In their first report, the committee laid out a conceptual framework that captures the relationships among social risk factors and health literacy and health care-related outcomes and other performance measures. This report builds on the conceptual relationships and empirical associations between social risk factors and health literacy and quality measures and health care outcomes identified in the first report to provide guidance on which factors could be considered for Medicare accounting purposes, criteria to identify these factors, and methods to do so in ways that can improve care and promote greater health equity for socially at-risk patients. To that end,
the committee also aims to address issues that must be carefully considered to maintain or enhance incentives for providers to improve care for socially at-risk patients throughout the report while also promoting accuracy in reporting and compensating providers fairly. The committee’s goals in accounting for social risk factors in Medicare payment programs are:
- Reducing disparities in access, quality, and outcomes;
- Quality improvement and efficient care delivery for all patients;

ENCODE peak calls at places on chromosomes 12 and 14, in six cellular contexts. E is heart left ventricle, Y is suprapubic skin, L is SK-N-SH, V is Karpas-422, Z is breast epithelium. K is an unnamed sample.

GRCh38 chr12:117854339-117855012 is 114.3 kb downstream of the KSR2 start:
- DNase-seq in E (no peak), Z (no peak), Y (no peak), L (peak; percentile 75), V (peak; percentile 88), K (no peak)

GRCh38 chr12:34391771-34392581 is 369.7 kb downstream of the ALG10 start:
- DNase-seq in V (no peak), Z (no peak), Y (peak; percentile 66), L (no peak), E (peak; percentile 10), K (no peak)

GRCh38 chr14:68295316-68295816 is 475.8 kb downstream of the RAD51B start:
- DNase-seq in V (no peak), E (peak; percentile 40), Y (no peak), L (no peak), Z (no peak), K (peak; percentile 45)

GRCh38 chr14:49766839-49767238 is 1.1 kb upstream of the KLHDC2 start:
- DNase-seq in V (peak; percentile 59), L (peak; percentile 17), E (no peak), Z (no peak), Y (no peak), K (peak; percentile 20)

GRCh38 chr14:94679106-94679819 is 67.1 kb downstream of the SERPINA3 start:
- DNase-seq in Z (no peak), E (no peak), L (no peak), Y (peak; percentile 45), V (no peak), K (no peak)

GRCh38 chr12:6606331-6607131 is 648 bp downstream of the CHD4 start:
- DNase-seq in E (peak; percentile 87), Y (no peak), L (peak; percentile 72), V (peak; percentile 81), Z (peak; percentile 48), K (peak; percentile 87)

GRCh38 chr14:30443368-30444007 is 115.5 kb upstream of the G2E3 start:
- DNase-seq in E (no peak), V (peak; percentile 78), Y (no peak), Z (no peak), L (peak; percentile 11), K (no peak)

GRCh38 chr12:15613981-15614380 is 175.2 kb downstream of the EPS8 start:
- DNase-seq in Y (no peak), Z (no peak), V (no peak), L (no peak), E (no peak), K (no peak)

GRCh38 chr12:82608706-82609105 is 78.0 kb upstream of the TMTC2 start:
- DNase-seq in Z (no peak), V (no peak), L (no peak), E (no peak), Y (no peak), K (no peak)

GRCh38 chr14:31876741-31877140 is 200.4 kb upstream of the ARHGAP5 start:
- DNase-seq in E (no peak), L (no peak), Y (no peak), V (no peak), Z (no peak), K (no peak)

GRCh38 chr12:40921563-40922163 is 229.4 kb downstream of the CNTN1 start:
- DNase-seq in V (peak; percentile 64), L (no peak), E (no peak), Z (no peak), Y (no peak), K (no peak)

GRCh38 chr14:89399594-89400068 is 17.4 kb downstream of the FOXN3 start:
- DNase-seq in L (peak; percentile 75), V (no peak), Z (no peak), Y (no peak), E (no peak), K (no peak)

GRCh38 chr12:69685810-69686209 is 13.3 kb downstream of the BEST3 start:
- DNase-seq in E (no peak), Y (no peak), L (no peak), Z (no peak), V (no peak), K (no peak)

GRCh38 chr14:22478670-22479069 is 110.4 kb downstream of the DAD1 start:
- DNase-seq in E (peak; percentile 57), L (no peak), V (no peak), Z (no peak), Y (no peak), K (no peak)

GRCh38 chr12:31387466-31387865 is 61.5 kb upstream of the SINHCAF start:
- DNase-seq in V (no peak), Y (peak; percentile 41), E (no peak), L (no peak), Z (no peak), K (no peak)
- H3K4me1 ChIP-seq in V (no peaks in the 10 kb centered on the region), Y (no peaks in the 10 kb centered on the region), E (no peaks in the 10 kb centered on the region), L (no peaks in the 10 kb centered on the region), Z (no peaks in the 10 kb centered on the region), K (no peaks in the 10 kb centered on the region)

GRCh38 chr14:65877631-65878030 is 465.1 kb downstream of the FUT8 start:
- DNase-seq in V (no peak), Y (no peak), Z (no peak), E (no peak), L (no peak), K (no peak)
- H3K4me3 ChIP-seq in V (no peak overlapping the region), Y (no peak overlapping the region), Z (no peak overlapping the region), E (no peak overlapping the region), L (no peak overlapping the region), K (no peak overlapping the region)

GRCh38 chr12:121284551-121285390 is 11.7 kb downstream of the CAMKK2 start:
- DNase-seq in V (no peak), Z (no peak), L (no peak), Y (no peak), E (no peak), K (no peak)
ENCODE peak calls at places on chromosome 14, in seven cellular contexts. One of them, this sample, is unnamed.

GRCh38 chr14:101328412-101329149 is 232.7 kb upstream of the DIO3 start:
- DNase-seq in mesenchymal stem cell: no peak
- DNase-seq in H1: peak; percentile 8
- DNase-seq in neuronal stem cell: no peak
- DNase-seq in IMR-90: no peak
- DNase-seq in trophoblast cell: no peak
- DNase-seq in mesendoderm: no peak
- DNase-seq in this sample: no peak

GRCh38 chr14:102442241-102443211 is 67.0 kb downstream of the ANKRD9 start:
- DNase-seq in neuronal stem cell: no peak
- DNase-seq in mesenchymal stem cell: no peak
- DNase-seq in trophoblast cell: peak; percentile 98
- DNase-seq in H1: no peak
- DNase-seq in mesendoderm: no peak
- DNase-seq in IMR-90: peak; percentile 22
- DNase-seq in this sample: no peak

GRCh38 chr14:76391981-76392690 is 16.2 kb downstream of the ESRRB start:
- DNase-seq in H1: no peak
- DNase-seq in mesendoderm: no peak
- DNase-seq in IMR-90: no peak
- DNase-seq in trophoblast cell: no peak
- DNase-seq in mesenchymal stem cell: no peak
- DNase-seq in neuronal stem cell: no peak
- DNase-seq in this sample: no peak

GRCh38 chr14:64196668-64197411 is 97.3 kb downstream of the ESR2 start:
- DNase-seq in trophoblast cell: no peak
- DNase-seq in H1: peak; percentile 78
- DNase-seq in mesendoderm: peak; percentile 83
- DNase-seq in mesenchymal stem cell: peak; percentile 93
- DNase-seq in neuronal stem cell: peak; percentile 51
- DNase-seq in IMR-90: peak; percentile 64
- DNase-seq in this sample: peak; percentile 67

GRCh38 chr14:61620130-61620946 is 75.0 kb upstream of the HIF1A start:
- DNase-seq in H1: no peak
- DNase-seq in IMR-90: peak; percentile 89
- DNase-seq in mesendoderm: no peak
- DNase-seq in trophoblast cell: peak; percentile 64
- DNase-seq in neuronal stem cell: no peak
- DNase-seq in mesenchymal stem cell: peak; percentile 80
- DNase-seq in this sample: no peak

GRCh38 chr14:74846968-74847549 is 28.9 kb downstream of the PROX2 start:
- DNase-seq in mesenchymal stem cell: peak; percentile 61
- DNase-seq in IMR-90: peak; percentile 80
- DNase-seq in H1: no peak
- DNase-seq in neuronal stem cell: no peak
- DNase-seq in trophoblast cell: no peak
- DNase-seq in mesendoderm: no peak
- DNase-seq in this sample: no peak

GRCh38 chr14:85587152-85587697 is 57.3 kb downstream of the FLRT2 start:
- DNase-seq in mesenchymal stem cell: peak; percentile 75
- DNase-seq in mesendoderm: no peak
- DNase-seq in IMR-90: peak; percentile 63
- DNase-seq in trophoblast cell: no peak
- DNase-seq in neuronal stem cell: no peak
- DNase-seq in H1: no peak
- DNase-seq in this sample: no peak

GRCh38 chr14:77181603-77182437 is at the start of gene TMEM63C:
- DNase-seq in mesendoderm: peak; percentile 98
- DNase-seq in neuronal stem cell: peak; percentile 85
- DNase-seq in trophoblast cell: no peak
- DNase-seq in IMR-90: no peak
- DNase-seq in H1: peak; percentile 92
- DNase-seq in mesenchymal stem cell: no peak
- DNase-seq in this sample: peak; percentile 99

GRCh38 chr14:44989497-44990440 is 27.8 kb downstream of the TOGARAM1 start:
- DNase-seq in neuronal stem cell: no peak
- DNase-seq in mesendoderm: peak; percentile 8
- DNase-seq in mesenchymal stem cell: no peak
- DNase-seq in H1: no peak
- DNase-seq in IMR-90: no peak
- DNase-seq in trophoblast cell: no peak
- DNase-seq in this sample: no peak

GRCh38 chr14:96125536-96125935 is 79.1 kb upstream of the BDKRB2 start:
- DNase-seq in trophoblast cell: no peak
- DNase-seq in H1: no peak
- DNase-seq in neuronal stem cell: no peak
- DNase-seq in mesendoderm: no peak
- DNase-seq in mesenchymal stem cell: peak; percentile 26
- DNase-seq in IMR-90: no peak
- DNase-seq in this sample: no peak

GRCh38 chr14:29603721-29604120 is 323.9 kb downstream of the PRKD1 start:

- Fair and accurate public reporting; and
- Compensating providers fairly.
To achieve these goals, accounting for social risk factors should neither mask low-quality care or health disparities nor reward poor performance. Additionally, inclusion of social risk factors in quality measurement and payment should not disincentivize providers from finding strategies to overcome the influence of social risk factors on health care outcomes.
In Chapter 2, the committee identifies criteria for selecting social risk factors that could be incorporated into Medicare quality measurement and payment programs along with the rationale for and potential challenges of each criterion. In Chapter 3, the committee applies the criteria identified in Chapter 2 to the social risk factors and their respective indicators identified in the committee’s first report. The committee also identifies the rationale for including these factors and indicators based on the criteria, as well as their limitations relative to those criteria. Chapter 4 presents an overview of current and planned Medicare VBP programs and how they currently account for social risk factors (if at all) and describes alternative methods of accounting for social risk factors in these programs.